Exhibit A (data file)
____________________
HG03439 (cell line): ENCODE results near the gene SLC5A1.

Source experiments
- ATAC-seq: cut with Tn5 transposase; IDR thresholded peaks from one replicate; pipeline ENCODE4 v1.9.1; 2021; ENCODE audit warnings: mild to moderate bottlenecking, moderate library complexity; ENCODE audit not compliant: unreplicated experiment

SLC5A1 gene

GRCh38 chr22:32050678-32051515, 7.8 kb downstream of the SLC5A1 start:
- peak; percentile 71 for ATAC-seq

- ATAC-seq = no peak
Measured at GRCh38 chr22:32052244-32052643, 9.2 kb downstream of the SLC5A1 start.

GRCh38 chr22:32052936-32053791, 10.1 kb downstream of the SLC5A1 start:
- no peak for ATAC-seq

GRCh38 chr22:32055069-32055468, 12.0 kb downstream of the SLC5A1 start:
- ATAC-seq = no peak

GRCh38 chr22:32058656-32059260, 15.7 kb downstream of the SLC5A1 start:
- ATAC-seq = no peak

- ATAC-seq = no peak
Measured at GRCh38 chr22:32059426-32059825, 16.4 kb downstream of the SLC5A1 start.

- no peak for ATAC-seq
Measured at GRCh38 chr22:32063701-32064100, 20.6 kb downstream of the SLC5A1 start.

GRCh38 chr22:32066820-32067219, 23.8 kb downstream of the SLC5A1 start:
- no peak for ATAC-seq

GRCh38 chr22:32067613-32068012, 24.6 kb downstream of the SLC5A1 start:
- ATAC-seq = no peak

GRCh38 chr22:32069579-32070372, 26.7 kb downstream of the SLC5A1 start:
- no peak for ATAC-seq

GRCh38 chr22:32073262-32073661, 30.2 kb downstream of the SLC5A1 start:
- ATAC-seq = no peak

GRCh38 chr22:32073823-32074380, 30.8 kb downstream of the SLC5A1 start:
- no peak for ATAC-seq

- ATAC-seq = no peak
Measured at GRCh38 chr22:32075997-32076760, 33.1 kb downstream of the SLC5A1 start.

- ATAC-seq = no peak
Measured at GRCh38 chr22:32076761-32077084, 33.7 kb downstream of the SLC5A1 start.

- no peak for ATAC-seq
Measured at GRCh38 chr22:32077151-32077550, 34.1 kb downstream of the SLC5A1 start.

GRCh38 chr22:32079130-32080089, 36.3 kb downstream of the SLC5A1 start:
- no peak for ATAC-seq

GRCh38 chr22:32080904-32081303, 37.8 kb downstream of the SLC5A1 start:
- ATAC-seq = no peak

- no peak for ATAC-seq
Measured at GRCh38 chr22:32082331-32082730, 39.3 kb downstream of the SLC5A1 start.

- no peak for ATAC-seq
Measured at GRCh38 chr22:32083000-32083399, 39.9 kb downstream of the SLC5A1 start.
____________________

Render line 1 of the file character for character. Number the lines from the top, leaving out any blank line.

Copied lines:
HG03439 (cell line): ENCODE results near the gene SLC5A1.